If we win the FA Cup, no one will really remember us finishing 10th in the league.

Ultimately there is little difference between being 10th in the league – 43 points off top, and 6th, 37 points off top. You are still a long way off of top.

Winning the FA Cup will be another trophy in the bag. Our 4th FA Cup in 6 years. Give me trophies over league position other than 1st any day of the week.

OK, so Spurs have finished above us for the 4th time in a row. There fans are celebrating. Bloggers are trying to come up with names for their own St Totteringham’s Day.

4 in a row, fair play to them. But they have some way to go for 21 in a row.

In the last 29 years, Spurs have finished above Arsenal 6 times. Each time they finished above Arsenal, Arsenal made a final:

1993: FA Cup & League Cup
1995: ECWC
2017: FA Cup
2018: League Cup
2019: Europa League
2020: FA Cup

In 1993 and 2019, Tottenham finished less than 3 points ahead of Arsenal. Had we not rested played for club finals, it is likely we would have finished above them.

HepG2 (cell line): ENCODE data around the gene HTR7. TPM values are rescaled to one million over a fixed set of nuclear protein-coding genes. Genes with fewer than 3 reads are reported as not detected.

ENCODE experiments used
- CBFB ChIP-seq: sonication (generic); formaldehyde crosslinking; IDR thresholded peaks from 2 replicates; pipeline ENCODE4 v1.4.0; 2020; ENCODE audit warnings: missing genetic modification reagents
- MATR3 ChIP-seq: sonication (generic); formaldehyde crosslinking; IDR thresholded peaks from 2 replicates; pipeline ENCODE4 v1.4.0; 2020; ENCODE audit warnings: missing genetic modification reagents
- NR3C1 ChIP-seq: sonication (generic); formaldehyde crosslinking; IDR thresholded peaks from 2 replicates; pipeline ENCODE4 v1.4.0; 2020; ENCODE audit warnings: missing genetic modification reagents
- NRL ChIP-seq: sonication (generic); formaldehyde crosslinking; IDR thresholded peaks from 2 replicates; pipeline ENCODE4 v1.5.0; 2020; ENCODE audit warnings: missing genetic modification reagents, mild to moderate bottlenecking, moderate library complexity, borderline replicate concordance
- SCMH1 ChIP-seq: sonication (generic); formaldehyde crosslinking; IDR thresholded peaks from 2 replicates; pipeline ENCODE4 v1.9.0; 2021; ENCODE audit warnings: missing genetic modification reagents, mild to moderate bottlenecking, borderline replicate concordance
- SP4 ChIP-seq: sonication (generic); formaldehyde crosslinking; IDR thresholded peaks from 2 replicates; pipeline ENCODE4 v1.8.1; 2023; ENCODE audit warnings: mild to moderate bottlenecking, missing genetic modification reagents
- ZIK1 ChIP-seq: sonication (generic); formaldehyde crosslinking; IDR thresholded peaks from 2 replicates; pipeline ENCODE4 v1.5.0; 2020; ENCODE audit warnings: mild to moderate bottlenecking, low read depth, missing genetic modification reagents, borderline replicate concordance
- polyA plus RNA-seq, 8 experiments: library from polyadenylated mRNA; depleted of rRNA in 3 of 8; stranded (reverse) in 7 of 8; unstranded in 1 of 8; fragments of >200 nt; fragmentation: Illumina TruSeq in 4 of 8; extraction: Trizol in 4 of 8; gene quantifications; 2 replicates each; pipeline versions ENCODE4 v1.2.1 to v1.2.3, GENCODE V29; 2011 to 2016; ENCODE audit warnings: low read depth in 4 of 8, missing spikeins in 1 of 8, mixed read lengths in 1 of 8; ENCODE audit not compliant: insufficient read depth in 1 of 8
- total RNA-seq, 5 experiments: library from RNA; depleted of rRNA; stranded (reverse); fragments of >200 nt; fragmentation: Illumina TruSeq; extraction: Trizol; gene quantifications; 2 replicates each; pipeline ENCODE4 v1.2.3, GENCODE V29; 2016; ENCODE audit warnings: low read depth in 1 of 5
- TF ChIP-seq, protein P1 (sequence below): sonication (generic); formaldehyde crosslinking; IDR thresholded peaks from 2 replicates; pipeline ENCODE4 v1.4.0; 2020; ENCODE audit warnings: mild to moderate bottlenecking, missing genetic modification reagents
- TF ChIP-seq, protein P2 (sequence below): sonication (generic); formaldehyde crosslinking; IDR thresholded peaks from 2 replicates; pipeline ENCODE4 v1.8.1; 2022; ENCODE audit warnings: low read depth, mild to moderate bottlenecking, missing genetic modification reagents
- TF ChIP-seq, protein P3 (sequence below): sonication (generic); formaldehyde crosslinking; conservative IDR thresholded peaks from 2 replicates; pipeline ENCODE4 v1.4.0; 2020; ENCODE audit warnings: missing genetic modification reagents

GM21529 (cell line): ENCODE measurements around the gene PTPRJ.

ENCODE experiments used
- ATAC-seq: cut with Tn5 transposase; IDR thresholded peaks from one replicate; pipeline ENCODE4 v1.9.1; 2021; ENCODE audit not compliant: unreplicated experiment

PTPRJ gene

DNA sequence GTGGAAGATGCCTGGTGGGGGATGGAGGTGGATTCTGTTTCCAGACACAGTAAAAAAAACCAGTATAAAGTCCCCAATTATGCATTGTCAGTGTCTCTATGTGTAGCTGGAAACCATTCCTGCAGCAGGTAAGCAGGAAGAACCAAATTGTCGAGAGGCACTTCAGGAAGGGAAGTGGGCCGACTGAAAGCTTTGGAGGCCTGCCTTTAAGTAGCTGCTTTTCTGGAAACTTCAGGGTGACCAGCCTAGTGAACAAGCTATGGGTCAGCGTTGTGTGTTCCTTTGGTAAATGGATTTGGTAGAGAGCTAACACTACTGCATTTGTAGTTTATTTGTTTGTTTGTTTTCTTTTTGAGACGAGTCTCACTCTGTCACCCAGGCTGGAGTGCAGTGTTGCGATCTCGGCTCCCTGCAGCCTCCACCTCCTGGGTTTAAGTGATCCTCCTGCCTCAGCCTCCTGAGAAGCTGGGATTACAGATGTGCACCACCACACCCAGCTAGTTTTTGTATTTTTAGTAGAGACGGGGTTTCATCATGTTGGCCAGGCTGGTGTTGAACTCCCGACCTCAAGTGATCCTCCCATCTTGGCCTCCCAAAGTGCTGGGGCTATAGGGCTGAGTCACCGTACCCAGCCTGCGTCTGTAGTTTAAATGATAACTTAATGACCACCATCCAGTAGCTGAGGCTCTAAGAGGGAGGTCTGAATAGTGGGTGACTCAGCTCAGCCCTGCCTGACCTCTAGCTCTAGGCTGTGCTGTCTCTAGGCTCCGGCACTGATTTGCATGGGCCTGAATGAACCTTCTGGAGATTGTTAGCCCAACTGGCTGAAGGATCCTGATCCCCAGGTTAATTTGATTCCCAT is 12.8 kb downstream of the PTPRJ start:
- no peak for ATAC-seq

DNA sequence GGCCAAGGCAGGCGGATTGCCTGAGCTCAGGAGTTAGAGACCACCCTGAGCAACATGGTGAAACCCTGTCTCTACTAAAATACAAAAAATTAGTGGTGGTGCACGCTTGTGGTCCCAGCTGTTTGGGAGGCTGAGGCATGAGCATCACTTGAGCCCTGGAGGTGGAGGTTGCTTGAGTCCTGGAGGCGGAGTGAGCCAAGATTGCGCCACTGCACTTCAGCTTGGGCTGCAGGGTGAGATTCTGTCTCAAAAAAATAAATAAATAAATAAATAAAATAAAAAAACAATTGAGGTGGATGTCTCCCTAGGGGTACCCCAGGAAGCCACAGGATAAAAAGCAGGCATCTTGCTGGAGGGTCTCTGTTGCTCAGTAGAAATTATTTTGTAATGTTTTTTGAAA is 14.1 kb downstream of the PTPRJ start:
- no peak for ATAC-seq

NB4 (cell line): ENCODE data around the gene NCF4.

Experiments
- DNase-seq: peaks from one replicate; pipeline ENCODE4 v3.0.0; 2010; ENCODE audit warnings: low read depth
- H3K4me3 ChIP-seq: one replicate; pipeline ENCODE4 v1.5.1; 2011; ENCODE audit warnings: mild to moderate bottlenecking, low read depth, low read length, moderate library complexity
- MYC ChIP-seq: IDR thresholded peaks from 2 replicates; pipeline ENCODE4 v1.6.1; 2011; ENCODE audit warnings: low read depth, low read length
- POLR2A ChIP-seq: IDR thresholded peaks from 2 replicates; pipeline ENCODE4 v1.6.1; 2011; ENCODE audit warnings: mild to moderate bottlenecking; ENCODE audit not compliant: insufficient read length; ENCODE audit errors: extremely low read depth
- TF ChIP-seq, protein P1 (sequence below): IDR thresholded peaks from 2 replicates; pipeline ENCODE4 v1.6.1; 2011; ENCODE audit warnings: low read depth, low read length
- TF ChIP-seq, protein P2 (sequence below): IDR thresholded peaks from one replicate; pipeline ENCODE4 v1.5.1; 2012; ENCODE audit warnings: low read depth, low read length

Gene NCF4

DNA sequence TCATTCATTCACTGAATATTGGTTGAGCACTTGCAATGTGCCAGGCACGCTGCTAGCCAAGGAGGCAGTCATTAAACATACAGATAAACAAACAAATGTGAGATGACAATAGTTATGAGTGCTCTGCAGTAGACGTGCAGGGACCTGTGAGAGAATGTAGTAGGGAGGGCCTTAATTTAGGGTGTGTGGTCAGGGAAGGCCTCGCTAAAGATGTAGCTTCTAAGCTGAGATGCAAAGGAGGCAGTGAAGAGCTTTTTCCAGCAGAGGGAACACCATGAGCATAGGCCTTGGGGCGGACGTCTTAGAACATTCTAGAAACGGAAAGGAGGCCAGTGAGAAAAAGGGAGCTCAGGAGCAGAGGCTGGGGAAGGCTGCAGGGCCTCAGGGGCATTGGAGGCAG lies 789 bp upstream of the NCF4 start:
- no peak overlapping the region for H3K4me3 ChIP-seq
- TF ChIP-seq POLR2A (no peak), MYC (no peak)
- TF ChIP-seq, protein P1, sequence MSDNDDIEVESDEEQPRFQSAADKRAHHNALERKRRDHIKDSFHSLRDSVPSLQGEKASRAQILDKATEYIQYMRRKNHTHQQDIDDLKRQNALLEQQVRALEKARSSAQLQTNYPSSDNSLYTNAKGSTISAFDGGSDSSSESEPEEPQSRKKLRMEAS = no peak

Likewise this season, with the 3 extra games we have played than Spurs, chances are we would have finished above Spurs.

The defeat against Brighton came a couple of days after the opening game post-suspension against Manchester City.

Brighton had been able to concentrate since the return on Arsenal. Arsenal were distracted.

Likewise the game against Villa. Arsenal would have likely won had they not been in the FA Cup semi-final.

Competing in the FA Cup often does affect league form, and vice versa. It is tough to be competitive in both, which is highlighted by just how few teams win the double.

Especially as the season turns to March, games come thick and fast. It is hard to get the team ready for a game every 3 days. Eventually the fatigue will hit and you will fall away in one or two competitions.

This season is actually similar to last.

We sacrificed a top 4 finish last season resting players for the Europe League final against Chelsea. The result was Arsenal just missed out on top 4, and lost the Europa League final.